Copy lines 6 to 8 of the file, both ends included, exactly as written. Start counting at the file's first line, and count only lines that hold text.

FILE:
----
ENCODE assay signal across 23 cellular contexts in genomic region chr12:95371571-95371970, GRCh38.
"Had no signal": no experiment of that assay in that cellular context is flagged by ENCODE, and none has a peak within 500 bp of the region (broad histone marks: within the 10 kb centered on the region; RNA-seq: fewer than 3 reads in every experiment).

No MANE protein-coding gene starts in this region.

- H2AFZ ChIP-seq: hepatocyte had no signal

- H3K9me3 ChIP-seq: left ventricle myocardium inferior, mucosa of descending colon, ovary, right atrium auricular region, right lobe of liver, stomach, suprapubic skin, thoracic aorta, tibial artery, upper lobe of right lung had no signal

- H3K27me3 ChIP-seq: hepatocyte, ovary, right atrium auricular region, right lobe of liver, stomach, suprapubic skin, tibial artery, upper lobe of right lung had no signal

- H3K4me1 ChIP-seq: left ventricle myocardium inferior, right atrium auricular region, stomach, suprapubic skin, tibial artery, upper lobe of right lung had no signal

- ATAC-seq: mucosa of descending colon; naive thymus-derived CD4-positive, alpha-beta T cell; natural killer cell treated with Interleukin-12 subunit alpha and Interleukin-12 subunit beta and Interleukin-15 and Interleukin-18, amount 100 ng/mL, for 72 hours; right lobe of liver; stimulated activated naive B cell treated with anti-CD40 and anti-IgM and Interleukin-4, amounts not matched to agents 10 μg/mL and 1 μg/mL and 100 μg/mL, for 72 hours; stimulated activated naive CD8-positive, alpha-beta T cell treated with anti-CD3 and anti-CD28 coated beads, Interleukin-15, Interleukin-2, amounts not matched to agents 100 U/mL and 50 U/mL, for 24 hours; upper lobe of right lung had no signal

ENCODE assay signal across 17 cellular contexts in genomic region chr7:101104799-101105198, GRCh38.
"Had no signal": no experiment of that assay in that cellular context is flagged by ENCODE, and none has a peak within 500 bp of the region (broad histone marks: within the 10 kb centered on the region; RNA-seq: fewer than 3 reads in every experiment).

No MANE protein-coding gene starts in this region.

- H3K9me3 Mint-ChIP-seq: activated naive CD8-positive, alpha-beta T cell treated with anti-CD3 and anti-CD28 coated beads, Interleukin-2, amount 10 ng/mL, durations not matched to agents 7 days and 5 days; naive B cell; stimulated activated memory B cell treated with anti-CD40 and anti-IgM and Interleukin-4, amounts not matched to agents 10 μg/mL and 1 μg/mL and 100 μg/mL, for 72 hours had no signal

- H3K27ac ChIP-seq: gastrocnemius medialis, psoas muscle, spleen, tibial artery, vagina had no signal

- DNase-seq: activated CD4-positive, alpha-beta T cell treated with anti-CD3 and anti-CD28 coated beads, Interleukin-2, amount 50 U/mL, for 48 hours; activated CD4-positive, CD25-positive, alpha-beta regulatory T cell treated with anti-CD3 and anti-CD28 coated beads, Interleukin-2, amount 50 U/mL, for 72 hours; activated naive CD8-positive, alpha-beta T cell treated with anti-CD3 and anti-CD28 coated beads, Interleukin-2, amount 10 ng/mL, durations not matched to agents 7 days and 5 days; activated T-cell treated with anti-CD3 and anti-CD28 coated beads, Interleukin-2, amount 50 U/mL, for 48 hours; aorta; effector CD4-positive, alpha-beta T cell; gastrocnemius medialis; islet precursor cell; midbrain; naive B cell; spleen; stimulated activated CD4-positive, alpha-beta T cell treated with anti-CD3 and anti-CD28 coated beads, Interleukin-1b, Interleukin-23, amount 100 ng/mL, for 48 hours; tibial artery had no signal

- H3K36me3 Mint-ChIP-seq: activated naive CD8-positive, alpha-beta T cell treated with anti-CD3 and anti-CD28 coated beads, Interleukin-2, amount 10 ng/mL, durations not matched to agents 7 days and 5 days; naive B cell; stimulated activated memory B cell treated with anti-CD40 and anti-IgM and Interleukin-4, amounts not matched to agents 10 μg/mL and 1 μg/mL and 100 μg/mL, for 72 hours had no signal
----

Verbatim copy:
- H3K27me3 ChIP-seq: hepatocyte, ovary, right atrium auricular region, right lobe of liver, stomach, suprapubic skin, tibial artery, upper lobe of right lung had no signal

- H3K4me1 ChIP-seq: left ventricle myocardium inferior, right atrium auricular region, stomach, suprapubic skin, tibial artery, upper lobe of right lung had no signal

- ATAC-seq: mucosa of descending colon; naive thymus-derived CD4-positive, alpha-beta T cell; natural killer cell treated with Interleukin-12 subunit alpha and Interleukin-12 subunit beta and Interleukin-15 and Interleukin-18, amount 100 ng/mL, for 72 hours; right lobe of liver; stimulated activated naive B cell treated with anti-CD40 and anti-IgM and Interleukin-4, amounts not matched to agents 10 μg/mL and 1 μg/mL and 100 μg/mL, for 72 hours; stimulated activated naive CD8-positive, alpha-beta T cell treated with anti-CD3 and anti-CD28 coated beads, Interleukin-15, Interleukin-2, amounts not matched to agents 100 U/mL and 50 U/mL, for 24 hours; upper lobe of right lung had no signal